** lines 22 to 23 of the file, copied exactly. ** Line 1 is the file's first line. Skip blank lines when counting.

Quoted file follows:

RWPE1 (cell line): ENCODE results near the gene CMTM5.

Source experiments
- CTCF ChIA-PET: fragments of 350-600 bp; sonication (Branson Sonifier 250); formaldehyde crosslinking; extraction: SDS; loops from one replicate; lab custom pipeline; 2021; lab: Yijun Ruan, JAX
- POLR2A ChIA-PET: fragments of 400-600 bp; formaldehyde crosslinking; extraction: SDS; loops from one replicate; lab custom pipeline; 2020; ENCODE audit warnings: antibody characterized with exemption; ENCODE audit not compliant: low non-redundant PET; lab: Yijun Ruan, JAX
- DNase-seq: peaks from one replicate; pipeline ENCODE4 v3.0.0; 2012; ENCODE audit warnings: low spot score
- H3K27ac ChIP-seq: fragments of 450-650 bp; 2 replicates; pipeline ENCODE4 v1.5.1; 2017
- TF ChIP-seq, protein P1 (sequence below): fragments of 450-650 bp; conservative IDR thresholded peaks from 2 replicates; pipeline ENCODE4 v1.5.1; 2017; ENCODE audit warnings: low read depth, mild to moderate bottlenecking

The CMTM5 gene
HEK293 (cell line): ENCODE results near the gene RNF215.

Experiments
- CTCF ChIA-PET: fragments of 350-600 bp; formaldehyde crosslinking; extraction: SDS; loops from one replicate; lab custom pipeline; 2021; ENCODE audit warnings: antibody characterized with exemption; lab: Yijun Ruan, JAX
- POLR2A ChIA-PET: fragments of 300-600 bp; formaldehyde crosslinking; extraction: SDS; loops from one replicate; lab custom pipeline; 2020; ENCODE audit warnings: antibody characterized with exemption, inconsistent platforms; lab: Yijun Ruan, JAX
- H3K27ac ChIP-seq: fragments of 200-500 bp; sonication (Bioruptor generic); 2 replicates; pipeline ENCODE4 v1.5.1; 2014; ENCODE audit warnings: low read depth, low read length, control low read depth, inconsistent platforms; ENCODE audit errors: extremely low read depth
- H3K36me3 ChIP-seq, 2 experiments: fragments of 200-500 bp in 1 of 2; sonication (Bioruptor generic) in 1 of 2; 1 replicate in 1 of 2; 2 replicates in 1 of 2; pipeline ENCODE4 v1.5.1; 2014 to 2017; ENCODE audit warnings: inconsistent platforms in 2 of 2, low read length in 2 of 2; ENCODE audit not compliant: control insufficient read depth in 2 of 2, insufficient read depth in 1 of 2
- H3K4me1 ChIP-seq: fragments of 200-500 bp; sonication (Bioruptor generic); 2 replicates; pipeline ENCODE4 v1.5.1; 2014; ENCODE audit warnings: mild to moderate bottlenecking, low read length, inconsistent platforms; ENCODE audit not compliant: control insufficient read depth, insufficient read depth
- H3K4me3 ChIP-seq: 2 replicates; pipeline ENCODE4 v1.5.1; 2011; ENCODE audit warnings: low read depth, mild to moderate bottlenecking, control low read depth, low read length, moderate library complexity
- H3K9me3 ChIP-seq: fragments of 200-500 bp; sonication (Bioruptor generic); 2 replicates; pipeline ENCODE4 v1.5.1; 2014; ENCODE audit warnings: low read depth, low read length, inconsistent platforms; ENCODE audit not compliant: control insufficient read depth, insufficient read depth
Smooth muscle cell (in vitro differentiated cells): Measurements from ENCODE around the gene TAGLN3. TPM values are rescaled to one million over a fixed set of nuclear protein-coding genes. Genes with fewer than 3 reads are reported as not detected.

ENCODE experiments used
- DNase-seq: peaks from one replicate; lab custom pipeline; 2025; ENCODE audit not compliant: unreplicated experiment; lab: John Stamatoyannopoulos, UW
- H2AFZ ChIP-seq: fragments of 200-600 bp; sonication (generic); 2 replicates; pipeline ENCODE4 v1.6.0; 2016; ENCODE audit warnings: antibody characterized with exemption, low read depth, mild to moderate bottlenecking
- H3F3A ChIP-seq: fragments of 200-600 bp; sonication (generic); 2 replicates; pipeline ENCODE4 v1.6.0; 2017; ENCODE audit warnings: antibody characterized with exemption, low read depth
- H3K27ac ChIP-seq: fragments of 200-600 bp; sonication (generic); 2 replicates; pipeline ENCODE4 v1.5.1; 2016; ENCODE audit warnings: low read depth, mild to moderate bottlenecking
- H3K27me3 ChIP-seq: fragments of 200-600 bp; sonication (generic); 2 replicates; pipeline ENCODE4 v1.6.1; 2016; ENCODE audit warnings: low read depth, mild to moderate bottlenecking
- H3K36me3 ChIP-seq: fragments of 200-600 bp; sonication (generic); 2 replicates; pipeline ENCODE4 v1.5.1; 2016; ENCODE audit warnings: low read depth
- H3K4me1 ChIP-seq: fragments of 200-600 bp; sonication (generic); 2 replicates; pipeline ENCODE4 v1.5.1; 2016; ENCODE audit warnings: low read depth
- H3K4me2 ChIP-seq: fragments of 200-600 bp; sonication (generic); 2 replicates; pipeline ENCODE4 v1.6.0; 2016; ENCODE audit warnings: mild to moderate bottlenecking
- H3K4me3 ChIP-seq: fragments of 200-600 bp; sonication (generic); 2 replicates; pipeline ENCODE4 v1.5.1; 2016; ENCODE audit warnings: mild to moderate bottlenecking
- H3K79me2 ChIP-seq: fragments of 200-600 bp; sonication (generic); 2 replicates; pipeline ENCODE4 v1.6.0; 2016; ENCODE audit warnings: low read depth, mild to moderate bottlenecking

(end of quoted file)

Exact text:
- H3F3A ChIP-seq: fragments of 200-600 bp; sonication (generic); 2 replicates; pipeline ENCODE4 v1.6.0; 2017; ENCODE audit warnings: antibody characterized with exemption, low read depth
- H3K27ac ChIP-seq: fragments of 200-600 bp; sonication (generic); 2 replicates; pipeline ENCODE4 v1.5.1; 2016; ENCODE audit warnings: low read depth, mild to moderate bottlenecking